April 7, 2009
SISTERS WHO OPERATED FRAUDULENT MEDICARE AND MEDICAID COMPANIES SENTENCED TO PRISON
(VICTORIA, Texas) - Two sisters convicted of conspiring to defraud Medicare and Medicaid have been sentenced to prison by U.S. District Judge John D. Rainey, acting United States Attorney Tim Johnson and Texas Attorney General Greg Abbott announced today.
Brenda Davis Miller, also known as Brenda Graham Davis, 37, of Kingwood, Texas, and her sister Dorothy Ann Hawkins, 46, of Houston, Texas, pleaded guilty in September 2008 to conspiring to defraud Medicare and Medicaid. Miller also pleaded guilty to conducting financial transactions with criminally derived property, commonly referred to a money laundering.
At a hearing this afternoon, Judge Rainey found that Miller and Hawkins were both organizers and leaders of the scheme had abused their positions of trust as Medicare and Medicaid approved providers. Brenda Davis Miller, whose sentence includes an upward adjustment for obstruction of justice for failing to disclose certain financial information to the U.S. Probation Department during the presentence investigation, was sentenced to a 97-month prison term each of her two counts of conviction. The sentences are to be served concurrently. Dorothy Hawkins was sentenced to a 46-month prison term for the conspiracy to defraud Medicare and Medicaid conviction. All federal prison terms are served without the benefit of parole. Upon completion of their prison terms, each sister must also serve a three-year term of post-release supervision by the U.S. Probation Office during which each is strictly prohibited from participation as a provider in a federal health care program.
The sisters, who owned and operated AA Better Medical Supply (Miller) and Genesis Medical Supply (Hawkins), two durable medical supply companies in the Houston area, were convicted after admitting that between 2002 and 2004, they conspired to and executed a scheme to submit false and fraudulent bills to Medicare and Medicaid for motorized wheelchairs and related accessories and for individual psychotherapy. To execute their scheme, Miller and Hawkins solicited/recruited Medicare and Medicaid beneficiaries to receive durable medical equipment -- many of whom were not evaluated by a doctor, nor met the medical qualifications to receive the equipment – then billed Medicare and Medicaid programs for motorized wheelchairs and related accessories. However, the patients received nothing at all or a less expensive scooter costing thousands of dollars less. Additionally, Miller and Graham obtained the Medicaid numbers of children who were Medicaid beneficiaries, sometimes through offers of gifts to their parents, and then billed the Medicaid program for psychotherapy that was never provided.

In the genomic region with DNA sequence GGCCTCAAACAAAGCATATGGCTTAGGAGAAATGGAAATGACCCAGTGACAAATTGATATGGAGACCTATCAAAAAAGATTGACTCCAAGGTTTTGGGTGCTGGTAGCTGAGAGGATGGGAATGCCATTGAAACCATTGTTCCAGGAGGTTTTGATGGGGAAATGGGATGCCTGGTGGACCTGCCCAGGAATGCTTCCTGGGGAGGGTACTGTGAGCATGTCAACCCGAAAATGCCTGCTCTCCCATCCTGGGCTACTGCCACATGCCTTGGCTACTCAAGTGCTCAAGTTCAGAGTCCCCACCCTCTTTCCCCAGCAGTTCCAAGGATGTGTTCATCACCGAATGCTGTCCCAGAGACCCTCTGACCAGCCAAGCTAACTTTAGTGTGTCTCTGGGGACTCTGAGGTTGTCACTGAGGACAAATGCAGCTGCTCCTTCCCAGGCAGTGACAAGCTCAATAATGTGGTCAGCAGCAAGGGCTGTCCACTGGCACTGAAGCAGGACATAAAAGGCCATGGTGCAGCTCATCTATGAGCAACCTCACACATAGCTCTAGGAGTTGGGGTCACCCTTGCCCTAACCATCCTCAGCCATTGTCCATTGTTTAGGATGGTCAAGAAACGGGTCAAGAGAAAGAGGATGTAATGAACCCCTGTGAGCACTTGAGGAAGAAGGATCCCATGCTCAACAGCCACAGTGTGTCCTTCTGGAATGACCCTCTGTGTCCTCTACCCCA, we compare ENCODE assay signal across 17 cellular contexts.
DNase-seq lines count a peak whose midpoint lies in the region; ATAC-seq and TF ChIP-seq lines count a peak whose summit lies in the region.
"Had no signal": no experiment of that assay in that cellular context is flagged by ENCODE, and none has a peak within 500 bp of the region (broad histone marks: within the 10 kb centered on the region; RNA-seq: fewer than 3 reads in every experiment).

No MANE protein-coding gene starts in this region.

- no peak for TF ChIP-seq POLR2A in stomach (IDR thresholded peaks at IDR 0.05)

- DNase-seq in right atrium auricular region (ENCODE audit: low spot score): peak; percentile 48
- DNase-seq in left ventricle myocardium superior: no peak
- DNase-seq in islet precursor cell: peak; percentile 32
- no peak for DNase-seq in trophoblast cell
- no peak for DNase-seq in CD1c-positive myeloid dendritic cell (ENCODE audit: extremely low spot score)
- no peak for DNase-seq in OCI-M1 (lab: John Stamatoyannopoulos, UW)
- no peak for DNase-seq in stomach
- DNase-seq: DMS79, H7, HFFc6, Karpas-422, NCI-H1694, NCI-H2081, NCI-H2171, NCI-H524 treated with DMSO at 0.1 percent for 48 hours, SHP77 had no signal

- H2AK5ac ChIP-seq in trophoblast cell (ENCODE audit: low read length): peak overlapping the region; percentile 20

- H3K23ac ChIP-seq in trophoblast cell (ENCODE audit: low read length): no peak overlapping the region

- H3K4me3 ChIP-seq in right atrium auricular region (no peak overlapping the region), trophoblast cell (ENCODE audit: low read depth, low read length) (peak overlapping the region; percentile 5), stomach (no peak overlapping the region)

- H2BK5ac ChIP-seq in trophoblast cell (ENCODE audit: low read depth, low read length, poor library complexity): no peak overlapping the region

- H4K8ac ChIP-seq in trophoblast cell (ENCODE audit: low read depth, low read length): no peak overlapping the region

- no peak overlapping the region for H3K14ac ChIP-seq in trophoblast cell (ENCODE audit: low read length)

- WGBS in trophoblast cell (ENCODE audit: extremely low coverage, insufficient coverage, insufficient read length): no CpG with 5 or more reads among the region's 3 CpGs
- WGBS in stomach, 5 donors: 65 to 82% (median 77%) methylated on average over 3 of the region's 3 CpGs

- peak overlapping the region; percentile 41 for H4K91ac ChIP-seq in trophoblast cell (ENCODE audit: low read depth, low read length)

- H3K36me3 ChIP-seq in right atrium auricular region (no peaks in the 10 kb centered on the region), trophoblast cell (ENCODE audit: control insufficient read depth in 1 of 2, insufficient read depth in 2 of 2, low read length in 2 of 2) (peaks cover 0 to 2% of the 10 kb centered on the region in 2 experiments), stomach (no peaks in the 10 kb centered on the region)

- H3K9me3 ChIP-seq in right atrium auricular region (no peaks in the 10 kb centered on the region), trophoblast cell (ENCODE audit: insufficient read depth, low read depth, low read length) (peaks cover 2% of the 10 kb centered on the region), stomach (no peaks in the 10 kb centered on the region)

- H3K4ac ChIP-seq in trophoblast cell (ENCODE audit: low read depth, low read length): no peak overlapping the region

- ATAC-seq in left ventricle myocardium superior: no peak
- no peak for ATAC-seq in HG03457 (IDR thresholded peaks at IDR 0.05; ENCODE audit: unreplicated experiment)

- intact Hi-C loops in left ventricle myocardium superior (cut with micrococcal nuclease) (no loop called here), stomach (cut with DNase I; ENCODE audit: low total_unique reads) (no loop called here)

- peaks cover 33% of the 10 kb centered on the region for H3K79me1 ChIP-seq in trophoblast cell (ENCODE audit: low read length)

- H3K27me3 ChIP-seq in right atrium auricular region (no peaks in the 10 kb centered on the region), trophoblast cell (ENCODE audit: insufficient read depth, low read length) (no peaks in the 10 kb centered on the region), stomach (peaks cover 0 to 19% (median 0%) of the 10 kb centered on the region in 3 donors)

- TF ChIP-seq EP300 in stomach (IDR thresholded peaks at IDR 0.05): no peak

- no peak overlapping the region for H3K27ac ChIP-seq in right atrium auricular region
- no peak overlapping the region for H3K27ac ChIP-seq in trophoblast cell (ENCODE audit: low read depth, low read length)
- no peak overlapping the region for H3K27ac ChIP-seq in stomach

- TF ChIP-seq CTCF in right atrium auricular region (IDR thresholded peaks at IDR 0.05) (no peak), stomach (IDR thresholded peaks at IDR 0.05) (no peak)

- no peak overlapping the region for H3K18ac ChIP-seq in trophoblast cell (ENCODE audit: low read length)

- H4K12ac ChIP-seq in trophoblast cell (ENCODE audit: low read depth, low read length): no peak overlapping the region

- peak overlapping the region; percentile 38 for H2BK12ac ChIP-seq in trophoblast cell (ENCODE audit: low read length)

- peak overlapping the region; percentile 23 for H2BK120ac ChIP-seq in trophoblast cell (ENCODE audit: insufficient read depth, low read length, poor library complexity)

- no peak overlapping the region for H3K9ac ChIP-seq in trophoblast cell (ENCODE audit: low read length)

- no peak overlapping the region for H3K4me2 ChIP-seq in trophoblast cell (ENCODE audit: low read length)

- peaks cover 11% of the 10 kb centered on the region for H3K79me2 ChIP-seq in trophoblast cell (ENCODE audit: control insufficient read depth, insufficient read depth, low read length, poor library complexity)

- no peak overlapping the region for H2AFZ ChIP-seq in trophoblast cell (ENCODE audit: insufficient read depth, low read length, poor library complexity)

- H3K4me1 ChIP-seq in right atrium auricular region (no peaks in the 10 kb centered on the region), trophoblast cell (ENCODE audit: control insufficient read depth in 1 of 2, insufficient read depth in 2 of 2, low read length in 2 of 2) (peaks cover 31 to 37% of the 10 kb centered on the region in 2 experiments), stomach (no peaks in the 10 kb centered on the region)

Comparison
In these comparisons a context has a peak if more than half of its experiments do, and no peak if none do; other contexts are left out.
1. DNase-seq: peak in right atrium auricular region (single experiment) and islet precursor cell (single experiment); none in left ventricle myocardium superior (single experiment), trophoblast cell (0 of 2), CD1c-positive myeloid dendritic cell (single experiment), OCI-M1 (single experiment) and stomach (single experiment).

In addition to the prison terms, Judge Rainey ordered Miller to pay restitution to Medicare and Medicaid in the sum of $1,180,936.15. Hawkins was ordered to pay $1,144,325.72 in restitution to Medicare and Medicaid. The amount of restitution equals the amounts paid by the federal health care programs to Miller and Davis as a result of fraudulently filed claims.
Miller and Hawkins have been permitted to remain on bond pending the issuance of an order to surrender to a prison facility to be designated by the U.S. Bureau of Prisons in the near future.
The investigation leading to the criminal charges and the convictions was conducted by agents of the Texas Attorney General's Medicaid Fraud Control Unit in Houston; U.S. Department of Health & Human Services, Office of the Inspector General; the Internal Revenue Service; and the FBI. Assistant United States Attorney Carol Wheeler and Special Assistant United States Attorney Rex G. Beasley prosecuted the case.
# # #